Tomatoes are enjoyed worldwide, but this was not always so. From their native origins on the equatorial west coast of South America, they were taken to Mexico by the Aztecs more than two and a half thousand years ago. The cuisine of the rest of the world which now finds
those mostly red berries indispensable, had to do without them for two millennia until the Spanish conquistadores took them to Europe, the Caribbean and Philippines. It is hard to imagine what Indian or Italian cooking must have been like before this. The love of the apple of love spread slowly, and especially in Europe and the US suspicion and superstition surrounded these fruit and they were granted strange properties such as inflaming passion, or second sight, but mostly just being poisonous. This was largely because they were preceded by a native fruit in the same family Solanaceae, namely the deadly nightshade or belladonna, which was both a hallucinogen and deadly poison. Confusion was created by their similarity in appearance. For hundreds of years the laggers in Italy and England (the slowest of all) did not taste the fruity tart flavors of the tomato that later became culinary staples, but cultivated the plant for horticultural and table displays !
In addition to the deadly European nightshade, the tomato belongs in the same plant family with many edibles, such as aubergines (originating in Asia), and medicinals such as mandrake and recreational drugs such as tobacco. However, the foods are most often of South American origin. In the Americas one finds a greater diversity of peppers, mild and hot, potatoes of all colors and sizes, tomatillos, tamarillos or tree tomatoes, ‘Cape’ gooseberries and pepino melons and many more interesting rarities.
The alkaloids in the nightshade family are poisons that have some interesting pharmacological properties, and are generally tolerated by most humans, but toxic reactions differ between people, and as its name implies, in the deadly nightshade high concentrations can be deadly. This is also why it is best to avoid the leaves of potatoes and tomatoes, and other foods in this family. It has taken thousands of years to breed the strong alkaloids out of certain parts of the cultivated food plants.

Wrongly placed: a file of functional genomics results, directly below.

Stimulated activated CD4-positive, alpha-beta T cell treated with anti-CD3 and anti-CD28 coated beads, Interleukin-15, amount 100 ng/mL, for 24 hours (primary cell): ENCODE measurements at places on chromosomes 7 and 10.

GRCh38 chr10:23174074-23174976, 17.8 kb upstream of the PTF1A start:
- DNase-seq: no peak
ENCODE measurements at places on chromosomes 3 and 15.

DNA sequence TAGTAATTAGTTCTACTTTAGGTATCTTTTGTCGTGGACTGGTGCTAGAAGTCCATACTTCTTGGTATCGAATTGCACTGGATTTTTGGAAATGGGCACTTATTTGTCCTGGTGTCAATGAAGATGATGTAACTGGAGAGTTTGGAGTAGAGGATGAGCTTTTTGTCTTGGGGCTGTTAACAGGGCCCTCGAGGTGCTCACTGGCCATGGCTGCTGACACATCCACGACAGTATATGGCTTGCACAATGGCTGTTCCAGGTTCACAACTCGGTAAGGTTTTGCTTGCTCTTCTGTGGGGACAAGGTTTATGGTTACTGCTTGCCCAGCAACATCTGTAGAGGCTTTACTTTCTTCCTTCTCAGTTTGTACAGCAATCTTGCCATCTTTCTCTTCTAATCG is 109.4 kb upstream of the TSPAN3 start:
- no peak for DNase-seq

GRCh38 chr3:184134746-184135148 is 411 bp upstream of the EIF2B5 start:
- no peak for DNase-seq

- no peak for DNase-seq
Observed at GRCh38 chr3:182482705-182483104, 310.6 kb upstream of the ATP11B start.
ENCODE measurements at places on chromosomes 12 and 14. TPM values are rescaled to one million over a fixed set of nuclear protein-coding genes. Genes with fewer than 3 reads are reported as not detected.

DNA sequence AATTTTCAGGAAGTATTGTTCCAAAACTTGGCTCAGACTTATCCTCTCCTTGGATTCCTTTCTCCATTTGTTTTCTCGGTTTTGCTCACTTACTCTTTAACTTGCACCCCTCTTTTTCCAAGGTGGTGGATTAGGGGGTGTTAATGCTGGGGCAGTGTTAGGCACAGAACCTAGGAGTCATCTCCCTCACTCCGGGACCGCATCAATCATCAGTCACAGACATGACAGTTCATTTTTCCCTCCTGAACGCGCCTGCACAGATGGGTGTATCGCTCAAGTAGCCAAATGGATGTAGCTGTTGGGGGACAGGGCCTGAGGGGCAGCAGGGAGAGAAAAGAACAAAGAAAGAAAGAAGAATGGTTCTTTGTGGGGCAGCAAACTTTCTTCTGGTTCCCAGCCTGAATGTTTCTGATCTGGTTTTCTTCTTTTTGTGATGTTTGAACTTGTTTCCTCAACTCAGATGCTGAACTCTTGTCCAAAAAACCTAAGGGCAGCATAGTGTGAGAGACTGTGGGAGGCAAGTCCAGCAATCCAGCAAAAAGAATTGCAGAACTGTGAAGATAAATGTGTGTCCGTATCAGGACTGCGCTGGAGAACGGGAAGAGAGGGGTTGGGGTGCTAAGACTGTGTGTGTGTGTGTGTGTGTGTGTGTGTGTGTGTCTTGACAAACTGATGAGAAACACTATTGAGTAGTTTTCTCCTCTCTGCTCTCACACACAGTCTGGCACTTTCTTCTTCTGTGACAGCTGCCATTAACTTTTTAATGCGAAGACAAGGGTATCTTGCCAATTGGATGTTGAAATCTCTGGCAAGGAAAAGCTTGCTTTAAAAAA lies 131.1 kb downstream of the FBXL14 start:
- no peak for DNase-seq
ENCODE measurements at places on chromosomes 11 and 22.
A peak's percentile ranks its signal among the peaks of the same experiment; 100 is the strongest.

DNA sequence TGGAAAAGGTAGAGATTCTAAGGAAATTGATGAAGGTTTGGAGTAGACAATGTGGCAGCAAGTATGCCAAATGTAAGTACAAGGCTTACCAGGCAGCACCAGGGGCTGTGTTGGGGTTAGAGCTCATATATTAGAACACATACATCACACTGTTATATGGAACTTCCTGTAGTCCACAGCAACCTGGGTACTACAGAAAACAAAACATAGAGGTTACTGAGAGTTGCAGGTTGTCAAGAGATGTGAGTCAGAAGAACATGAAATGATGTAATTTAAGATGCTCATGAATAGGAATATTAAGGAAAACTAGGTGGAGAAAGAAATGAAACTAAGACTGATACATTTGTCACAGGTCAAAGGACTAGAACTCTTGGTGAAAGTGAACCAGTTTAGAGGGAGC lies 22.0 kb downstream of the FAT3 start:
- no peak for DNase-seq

Today China is the biggest producer with its yearly 170 million ton harvest, and is followed by India, the US and Turkey. In the US 90% of production are processed for Italian and Mexican style dishes. California and Florida account for 2/3 of the summer supply and in winter Mexico steps in to fill the production gap. Americans are very choosy and feel only their fruit are produced to a high enough standard of food safety in the canning process. Yet oddly legislation is tighter in Canada and the Eurozone.
In American cooking of the last two
centuries, fruit and vegetables are prepared as sweet and savory respectively,
leading to a dispute about whether tomatoes are a vegetable or fruit. This
mainly had practical implications for canning processes and tariff laws. The US
supreme court thus declared them a vegetable in 1893. This explains the
sensitivity to this binary when discussing tomatoes in some areas of the world,
its an interesting cultural artifact. However, it is all a bit for anyone else not exporting to the US, and has little
meaning in global cooking world and I’ve only to take the example of South
Africa, where fruit like mango's, peaches and oranges are often added to savory
dishes, or pickled with salt, fresh juices are made with root vegetables, and
earthy tubers caramelized with sugar.